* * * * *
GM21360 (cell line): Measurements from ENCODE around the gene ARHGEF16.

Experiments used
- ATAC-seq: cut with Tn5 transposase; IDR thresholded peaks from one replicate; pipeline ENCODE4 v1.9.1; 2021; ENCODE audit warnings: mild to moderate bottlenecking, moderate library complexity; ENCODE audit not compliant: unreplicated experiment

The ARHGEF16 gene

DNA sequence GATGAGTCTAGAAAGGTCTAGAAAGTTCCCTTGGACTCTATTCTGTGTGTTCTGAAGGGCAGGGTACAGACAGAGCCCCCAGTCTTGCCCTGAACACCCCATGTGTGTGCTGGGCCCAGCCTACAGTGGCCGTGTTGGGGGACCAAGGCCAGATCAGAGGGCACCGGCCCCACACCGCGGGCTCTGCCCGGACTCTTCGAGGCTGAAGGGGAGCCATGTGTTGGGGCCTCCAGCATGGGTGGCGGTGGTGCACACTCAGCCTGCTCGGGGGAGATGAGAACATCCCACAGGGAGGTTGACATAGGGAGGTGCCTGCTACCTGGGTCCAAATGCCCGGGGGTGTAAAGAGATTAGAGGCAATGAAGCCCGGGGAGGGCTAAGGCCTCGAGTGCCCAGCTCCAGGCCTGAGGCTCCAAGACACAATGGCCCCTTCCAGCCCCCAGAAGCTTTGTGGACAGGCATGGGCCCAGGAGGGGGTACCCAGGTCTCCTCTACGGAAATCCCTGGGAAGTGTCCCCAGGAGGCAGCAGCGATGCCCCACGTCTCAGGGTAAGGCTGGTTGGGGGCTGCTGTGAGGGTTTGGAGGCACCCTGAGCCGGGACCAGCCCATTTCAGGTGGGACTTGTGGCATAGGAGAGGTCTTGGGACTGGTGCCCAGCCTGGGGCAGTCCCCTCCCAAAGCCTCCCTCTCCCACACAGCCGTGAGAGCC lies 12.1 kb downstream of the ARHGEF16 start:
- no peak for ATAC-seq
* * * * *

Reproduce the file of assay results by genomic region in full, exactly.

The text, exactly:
GM21360 (cell line): Measurements from ENCODE around the gene ARHGEF16.

Experiments used
- ATAC-seq: cut with Tn5 transposase; IDR thresholded peaks from one replicate; pipeline ENCODE4 v1.9.1; 2021; ENCODE audit warnings: mild to moderate bottlenecking, moderate library complexity; ENCODE audit not compliant: unreplicated experiment

The ARHGEF16 gene

DNA sequence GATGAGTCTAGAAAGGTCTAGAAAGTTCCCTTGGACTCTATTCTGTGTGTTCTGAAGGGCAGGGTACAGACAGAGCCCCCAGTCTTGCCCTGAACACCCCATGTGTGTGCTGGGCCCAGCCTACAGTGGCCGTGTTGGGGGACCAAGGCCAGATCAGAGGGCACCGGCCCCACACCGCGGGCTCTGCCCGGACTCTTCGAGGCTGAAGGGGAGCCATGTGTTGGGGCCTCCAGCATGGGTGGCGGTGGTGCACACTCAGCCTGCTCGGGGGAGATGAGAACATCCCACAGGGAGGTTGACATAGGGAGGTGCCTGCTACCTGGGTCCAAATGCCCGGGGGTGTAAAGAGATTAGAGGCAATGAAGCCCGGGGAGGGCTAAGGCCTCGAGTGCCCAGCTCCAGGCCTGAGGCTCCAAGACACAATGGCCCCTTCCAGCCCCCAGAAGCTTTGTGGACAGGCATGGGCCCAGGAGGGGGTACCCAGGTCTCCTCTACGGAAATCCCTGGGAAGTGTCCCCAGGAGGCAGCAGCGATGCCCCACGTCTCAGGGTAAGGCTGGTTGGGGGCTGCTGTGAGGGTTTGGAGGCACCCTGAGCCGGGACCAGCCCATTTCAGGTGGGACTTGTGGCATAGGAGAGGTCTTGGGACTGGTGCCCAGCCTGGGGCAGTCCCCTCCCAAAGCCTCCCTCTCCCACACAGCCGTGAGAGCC lies 12.1 kb downstream of the ARHGEF16 start:
- no peak for ATAC-seq